We drove around the back streets where I had seen the two guys casually walking with all my valuables. We stopped and talked to lots of people on the street, well by ´we´ I mean Marcelo did the talking, all in Portuguese so I didn´t understand. But everyone he spoke to poked their head in the car to get a good look at the girl who had just been robbed- all knowing exactly who had done it as well. Just a we were driving up the street we went through the ´crack area.´ People squatting in little alleyways on the side of the street lighting up, blank glazed looks in their eyes reduced to animalistic ways of surviving, where the only thing on their mind was how to get their next hit. A little further up the road we passed a long alleyway with about 6 rough looking guys standing in a line with rifles held at the ready, gaurding what lay beyond the alleyway. I was glad we didn´t stop their for questioning, although I was sure that they would know the whereabouts of my belongings.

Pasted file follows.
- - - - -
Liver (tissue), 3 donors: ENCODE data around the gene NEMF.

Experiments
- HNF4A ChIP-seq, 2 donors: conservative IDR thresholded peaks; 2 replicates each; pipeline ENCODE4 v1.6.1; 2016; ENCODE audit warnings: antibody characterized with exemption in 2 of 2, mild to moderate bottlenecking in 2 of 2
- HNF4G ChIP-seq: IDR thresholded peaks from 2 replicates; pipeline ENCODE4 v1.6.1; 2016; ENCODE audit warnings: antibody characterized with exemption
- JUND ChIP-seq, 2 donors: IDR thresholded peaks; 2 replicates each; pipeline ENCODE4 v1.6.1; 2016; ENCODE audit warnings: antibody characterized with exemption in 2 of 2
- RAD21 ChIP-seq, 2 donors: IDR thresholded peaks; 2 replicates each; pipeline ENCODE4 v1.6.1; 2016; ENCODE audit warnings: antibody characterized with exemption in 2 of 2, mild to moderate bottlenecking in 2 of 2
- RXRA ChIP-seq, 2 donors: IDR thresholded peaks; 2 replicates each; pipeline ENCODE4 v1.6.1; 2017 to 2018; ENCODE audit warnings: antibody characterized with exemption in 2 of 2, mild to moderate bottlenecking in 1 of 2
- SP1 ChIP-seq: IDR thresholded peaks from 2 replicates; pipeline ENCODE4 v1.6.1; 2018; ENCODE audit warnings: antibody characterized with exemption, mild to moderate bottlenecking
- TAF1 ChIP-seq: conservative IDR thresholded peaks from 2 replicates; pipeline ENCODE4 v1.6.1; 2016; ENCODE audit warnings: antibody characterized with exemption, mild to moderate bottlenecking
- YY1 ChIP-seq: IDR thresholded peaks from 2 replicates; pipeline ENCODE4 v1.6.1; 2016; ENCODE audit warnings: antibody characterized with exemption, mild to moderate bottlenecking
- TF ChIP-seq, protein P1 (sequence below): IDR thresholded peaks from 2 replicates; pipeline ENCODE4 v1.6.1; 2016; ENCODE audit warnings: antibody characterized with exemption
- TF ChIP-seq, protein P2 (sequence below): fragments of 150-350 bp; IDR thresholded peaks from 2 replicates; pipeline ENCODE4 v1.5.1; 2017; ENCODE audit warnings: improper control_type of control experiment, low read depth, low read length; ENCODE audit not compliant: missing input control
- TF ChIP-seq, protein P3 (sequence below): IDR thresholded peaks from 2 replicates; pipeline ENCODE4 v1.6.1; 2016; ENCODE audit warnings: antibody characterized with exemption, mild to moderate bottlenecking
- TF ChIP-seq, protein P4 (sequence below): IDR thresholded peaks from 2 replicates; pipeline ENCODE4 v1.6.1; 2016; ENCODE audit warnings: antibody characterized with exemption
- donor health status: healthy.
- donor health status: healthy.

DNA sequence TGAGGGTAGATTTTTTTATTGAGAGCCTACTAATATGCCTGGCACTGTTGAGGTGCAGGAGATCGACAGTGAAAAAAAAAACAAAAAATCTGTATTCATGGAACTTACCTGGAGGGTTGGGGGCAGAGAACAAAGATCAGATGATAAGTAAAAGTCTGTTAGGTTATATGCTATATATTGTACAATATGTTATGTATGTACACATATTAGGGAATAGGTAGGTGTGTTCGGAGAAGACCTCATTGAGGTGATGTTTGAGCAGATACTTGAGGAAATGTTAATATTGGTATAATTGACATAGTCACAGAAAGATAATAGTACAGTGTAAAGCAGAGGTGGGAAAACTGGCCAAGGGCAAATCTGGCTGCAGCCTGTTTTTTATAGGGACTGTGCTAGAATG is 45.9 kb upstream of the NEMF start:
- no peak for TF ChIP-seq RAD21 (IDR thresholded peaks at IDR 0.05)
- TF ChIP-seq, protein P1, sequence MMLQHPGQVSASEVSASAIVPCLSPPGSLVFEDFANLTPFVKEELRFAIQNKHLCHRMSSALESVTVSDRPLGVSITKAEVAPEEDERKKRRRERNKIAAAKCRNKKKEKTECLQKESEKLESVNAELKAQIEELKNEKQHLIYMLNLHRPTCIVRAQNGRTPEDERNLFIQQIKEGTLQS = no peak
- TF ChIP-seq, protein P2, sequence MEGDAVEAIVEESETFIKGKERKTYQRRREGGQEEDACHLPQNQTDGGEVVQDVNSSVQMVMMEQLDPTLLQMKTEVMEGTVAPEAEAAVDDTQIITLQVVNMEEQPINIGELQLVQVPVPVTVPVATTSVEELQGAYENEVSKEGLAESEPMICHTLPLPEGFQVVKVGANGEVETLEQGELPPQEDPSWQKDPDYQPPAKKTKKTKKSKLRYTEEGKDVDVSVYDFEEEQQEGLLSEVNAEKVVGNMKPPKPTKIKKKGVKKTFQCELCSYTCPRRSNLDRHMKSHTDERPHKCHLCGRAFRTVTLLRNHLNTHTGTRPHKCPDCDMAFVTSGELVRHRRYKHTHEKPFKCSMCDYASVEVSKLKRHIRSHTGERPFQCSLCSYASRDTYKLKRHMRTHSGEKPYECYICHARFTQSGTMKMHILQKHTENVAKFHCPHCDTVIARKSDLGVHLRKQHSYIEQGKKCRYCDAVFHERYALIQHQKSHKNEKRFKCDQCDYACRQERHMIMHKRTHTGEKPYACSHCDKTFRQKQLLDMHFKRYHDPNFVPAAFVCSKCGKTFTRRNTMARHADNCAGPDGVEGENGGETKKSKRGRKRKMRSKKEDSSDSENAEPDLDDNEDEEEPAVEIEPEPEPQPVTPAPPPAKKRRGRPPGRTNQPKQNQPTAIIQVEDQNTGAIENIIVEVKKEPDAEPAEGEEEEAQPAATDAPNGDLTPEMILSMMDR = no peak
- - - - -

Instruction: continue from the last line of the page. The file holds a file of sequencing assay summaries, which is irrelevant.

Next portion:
After our own little investigations I entered the police office, skeptical and confused. The building was falling apart and the reception looked like it had been abandoned years ago. No one there spoke English. Usually I would agree that it is up to the foreigner visiting the country to try and learn the language and not expect everyone to speak English, but this was a TOURIST Police Office. A tourist police office dealing with cases similar to mine everyday with people who don´t know Portuguese.

So the questioning went a little something like this...
The officer points to him, and then to me and shrugs. Receiving only a puzzled reply from myself he them points to my chest, and then to his groin. ´What gender was the attacker?´ ´Male,´ I say and then shyly point to his groin for translation.